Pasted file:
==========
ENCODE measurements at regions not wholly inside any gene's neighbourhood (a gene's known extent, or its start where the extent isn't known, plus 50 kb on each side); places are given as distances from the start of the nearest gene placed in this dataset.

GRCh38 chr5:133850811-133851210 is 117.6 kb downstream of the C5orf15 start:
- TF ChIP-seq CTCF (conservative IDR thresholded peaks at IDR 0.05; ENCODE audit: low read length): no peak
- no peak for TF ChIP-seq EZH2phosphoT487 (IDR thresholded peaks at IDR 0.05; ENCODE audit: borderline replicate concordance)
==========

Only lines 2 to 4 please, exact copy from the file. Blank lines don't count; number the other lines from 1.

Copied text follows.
GRCh38 chr5:133850811-133851210 is 117.6 kb downstream of the C5orf15 start:
- TF ChIP-seq CTCF (conservative IDR thresholded peaks at IDR 0.05; ENCODE audit: low read length): no peak
- no peak for TF ChIP-seq EZH2phosphoT487 (IDR thresholded peaks at IDR 0.05; ENCODE audit: borderline replicate concordance)